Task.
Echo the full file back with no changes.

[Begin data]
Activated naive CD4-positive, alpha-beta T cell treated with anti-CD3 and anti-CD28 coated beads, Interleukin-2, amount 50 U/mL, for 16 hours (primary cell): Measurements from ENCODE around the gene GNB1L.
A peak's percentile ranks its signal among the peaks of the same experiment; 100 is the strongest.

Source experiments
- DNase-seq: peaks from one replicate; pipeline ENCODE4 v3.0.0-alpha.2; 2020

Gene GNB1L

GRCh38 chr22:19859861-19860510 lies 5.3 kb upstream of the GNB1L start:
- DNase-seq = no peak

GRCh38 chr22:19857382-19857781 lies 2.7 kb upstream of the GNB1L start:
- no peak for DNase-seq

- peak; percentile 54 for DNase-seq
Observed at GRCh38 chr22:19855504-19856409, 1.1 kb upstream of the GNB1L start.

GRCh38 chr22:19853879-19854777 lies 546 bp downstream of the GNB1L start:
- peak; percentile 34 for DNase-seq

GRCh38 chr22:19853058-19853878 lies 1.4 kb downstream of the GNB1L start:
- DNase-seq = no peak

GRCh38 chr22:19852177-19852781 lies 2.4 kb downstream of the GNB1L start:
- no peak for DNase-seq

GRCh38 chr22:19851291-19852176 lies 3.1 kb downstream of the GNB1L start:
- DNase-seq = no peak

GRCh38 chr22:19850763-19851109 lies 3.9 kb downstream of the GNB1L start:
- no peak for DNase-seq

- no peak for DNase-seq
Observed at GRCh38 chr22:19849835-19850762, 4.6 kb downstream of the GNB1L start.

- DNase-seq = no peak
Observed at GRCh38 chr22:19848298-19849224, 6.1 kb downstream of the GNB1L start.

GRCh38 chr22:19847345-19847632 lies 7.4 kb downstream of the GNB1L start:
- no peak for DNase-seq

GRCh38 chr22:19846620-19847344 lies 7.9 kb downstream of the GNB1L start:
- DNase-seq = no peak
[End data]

Activated naive CD4-positive, alpha-beta T cell treated with anti-CD3 and anti-CD28 coated beads, Interleukin-2, amount 50 U/mL, for 16 hours (primary cell): Measurements from ENCODE around the gene GNB1L.
A peak's percentile ranks its signal among the peaks of the same experiment; 100 is the strongest.

Source experiments
- DNase-seq: peaks from one replicate; pipeline ENCODE4 v3.0.0-alpha.2; 2020

Gene GNB1L

GRCh38 chr22:19859861-19860510 lies 5.3 kb upstream of the GNB1L start:
- DNase-seq = no peak

GRCh38 chr22:19857382-19857781 lies 2.7 kb upstream of the GNB1L start:
- no peak for DNase-seq

- peak; percentile 54 for DNase-seq
Observed at GRCh38 chr22:19855504-19856409, 1.1 kb upstream of the GNB1L start.

GRCh38 chr22:19853879-19854777 lies 546 bp downstream of the GNB1L start:
- peak; percentile 34 for DNase-seq

GRCh38 chr22:19853058-19853878 lies 1.4 kb downstream of the GNB1L start:
- DNase-seq = no peak

GRCh38 chr22:19852177-19852781 lies 2.4 kb downstream of the GNB1L start:
- no peak for DNase-seq

GRCh38 chr22:19851291-19852176 lies 3.1 kb downstream of the GNB1L start:
- DNase-seq = no peak

GRCh38 chr22:19850763-19851109 lies 3.9 kb downstream of the GNB1L start:
- no peak for DNase-seq

- no peak for DNase-seq
Observed at GRCh38 chr22:19849835-19850762, 4.6 kb downstream of the GNB1L start.

- DNase-seq = no peak
Observed at GRCh38 chr22:19848298-19849224, 6.1 kb downstream of the GNB1L start.

GRCh38 chr22:19847345-19847632 lies 7.4 kb downstream of the GNB1L start:
- no peak for DNase-seq

GRCh38 chr22:19846620-19847344 lies 7.9 kb downstream of the GNB1L start:
- DNase-seq = no peak